As politics is played out in D.C. and as a federal shutdown looms large, I wondered what the implications are for online government presence. What happens to government websites, social networking sites and even official email exchanges?
Among some of the interesting discoveries I made:
- Government employees on furlough are prohibited from working by law – answering emails on official matters counts as working. An April 7th White House memo states what needs to be done if the shutdown goes into effect. “In that case, agencies must instruct non-excepted employees (including those who do not have a weekend work schedule) that they are prohibited, pursuant to the legal requirements of the Antideficiency Act, from performing any work over the weekend pending further notice. This means that the non-excepted employees will be prohibited, after midnight on Friday night, from working remotely, such as from home — including by accessing agency information technology (e.g., Blackberries, cell phones, computers, laptops), except to the extent that the agency’s contingency plan provides for the agency to use such technology to provide non-excepted employees with updates regarding their furlough and return-to-work status. Also, as noted below, there may be circumstances in which certain employees are accessing agency information technolo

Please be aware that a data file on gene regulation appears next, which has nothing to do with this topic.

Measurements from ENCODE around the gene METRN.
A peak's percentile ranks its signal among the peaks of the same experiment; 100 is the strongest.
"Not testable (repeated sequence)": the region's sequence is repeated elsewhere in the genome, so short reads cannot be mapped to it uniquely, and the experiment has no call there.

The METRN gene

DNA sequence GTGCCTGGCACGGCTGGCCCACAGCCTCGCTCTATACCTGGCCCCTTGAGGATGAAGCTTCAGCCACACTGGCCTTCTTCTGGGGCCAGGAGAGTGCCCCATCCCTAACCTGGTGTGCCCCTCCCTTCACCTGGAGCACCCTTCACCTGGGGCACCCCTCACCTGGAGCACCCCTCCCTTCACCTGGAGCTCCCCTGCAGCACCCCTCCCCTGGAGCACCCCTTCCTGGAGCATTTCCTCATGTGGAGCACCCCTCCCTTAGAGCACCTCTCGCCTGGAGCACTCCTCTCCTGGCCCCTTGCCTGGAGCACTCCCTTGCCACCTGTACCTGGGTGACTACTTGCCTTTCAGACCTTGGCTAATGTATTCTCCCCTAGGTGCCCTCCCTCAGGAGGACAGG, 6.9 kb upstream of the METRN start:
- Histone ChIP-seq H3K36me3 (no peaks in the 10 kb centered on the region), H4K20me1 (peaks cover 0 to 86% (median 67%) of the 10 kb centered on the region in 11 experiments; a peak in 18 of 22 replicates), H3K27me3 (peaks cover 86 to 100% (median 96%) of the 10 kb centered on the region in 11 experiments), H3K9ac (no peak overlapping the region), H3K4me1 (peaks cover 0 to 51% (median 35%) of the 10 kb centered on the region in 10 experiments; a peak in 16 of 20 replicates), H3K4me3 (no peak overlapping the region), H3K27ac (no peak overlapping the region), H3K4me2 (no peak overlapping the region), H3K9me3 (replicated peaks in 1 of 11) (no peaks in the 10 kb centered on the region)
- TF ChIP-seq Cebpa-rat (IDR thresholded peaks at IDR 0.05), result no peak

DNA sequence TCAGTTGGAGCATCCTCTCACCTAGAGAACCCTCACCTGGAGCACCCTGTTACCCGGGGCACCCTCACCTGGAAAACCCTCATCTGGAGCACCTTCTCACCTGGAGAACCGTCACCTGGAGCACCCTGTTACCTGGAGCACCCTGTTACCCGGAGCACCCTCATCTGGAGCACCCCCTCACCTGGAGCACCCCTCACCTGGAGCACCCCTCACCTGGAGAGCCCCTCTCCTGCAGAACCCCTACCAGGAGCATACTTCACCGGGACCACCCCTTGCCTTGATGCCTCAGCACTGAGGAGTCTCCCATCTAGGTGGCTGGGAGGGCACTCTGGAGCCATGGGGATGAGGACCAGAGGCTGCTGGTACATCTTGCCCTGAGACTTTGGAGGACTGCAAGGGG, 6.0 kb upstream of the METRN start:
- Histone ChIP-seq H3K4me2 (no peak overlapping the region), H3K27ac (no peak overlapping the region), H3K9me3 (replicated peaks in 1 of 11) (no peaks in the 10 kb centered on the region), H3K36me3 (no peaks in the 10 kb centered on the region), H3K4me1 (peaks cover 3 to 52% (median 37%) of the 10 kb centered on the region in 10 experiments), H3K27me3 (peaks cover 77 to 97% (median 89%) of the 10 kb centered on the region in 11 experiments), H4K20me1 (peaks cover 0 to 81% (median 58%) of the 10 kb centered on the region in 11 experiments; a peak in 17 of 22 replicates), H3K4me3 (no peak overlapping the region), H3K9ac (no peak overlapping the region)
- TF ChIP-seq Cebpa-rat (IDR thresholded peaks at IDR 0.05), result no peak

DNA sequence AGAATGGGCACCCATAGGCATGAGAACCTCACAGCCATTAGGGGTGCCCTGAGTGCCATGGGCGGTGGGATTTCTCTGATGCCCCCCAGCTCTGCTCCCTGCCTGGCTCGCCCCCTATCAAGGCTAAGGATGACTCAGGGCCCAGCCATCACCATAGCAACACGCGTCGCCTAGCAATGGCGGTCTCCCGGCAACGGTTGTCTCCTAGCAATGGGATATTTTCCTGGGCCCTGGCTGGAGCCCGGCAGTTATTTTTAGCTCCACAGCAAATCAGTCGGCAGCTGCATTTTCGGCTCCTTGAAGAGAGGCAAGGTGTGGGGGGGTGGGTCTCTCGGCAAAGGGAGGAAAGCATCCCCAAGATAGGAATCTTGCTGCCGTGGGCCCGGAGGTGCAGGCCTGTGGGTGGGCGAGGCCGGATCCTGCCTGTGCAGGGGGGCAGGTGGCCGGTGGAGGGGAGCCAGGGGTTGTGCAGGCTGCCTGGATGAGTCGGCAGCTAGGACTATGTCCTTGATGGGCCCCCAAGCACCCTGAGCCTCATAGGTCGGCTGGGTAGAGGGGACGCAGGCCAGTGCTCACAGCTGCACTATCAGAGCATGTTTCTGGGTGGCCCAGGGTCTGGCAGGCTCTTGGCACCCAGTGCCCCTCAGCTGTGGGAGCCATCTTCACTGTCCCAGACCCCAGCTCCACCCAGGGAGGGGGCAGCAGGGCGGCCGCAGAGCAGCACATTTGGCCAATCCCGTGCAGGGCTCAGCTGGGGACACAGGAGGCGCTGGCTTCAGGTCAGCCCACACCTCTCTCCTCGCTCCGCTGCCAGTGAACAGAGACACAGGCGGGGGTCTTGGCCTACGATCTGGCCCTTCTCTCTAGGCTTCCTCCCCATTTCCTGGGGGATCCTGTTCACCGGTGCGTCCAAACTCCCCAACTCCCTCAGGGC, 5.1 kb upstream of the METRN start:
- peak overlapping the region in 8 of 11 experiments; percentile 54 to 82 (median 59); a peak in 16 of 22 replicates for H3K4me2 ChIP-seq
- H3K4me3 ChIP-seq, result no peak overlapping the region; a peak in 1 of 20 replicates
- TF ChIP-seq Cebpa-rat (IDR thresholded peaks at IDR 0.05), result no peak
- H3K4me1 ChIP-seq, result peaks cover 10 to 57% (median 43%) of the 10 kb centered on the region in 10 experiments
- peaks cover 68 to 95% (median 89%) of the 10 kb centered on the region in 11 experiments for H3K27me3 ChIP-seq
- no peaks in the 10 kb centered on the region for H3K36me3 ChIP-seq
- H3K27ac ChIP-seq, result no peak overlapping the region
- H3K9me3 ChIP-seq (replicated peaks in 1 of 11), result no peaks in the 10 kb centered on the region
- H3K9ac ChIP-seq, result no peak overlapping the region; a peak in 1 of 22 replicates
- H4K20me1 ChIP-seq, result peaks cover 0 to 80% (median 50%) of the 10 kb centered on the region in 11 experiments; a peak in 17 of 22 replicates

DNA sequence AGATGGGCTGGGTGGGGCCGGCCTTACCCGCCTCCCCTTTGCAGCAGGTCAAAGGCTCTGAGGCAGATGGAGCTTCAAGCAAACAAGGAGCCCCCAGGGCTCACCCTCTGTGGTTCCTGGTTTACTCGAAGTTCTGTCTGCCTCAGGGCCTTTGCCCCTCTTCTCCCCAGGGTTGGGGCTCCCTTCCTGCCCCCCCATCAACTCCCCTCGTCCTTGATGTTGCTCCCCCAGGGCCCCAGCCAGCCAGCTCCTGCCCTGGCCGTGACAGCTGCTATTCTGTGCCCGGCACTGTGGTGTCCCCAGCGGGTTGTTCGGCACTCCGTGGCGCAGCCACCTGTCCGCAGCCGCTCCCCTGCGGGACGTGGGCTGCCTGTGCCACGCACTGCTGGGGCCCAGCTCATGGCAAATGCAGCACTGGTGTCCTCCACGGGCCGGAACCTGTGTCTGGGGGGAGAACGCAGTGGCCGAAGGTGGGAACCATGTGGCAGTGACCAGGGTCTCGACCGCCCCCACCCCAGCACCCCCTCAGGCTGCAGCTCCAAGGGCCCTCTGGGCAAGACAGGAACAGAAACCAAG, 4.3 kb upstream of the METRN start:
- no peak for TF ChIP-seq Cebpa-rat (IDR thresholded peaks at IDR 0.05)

- Federal websites may go dark or stay static. Federal Computer Week reports that according to an Obama official, “most federal websites will not continue to operate. Those that will continue to operate are part of excepted activities, meaning they protect safety of life or property or receive funding from other sources, such as user fees or multi-year appropriations.” So, There will be no excuse for not filing taxes online!
- According to an answer to a question on Quora, there are 24,000 government websites in the US. This number is based on a 2008-2009 white paper and there seems to be no up-to-date source for a more definite number!
There is little doubt that we are entering a whole new territory with government and electronic media should this shutdown happen. It will be interesting to see where we feel the most impact and the kind of work-arounds that will need to be introduced.